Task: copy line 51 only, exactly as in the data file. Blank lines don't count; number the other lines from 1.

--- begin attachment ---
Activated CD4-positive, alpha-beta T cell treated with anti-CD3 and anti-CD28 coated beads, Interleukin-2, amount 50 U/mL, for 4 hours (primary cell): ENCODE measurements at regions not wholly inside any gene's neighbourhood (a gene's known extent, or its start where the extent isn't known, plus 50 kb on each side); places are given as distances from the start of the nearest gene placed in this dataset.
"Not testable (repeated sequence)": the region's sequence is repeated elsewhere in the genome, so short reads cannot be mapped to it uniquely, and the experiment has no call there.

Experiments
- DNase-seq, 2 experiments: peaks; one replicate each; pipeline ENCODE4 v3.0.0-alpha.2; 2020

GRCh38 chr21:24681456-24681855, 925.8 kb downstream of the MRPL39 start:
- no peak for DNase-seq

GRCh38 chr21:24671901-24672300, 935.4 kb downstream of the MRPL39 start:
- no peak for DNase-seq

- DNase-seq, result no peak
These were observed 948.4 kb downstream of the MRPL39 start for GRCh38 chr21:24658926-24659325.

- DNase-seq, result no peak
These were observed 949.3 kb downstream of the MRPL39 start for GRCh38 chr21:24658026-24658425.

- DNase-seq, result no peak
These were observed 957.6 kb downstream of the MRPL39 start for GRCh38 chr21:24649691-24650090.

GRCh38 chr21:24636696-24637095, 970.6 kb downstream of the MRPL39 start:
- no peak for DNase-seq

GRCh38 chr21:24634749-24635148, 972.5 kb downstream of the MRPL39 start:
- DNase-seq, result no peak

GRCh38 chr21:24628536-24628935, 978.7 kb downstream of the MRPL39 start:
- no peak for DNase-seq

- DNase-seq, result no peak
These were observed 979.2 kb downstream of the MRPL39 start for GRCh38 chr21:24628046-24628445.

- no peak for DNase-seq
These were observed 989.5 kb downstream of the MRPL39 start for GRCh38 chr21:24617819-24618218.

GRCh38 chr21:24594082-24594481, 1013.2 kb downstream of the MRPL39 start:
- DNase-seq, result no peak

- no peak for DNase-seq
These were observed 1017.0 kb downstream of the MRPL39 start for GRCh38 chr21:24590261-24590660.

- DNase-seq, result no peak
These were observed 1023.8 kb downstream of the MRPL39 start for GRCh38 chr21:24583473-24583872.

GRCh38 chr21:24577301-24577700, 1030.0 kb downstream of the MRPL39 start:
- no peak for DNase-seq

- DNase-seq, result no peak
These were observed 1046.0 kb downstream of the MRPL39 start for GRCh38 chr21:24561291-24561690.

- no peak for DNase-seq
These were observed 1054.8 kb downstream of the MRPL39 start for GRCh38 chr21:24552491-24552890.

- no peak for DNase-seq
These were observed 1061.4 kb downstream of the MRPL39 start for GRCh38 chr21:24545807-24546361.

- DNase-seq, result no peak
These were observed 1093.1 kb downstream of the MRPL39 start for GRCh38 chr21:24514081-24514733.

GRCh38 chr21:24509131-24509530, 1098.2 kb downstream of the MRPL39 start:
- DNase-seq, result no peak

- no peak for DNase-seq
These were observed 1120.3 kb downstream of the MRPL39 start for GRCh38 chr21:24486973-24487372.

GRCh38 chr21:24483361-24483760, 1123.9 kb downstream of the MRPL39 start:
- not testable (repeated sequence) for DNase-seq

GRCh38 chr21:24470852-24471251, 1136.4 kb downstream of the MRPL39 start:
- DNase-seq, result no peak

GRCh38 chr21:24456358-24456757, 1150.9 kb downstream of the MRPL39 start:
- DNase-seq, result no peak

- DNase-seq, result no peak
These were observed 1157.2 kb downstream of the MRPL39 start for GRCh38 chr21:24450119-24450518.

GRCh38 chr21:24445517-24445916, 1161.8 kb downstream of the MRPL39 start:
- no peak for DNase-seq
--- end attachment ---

- DNase-seq, result no peak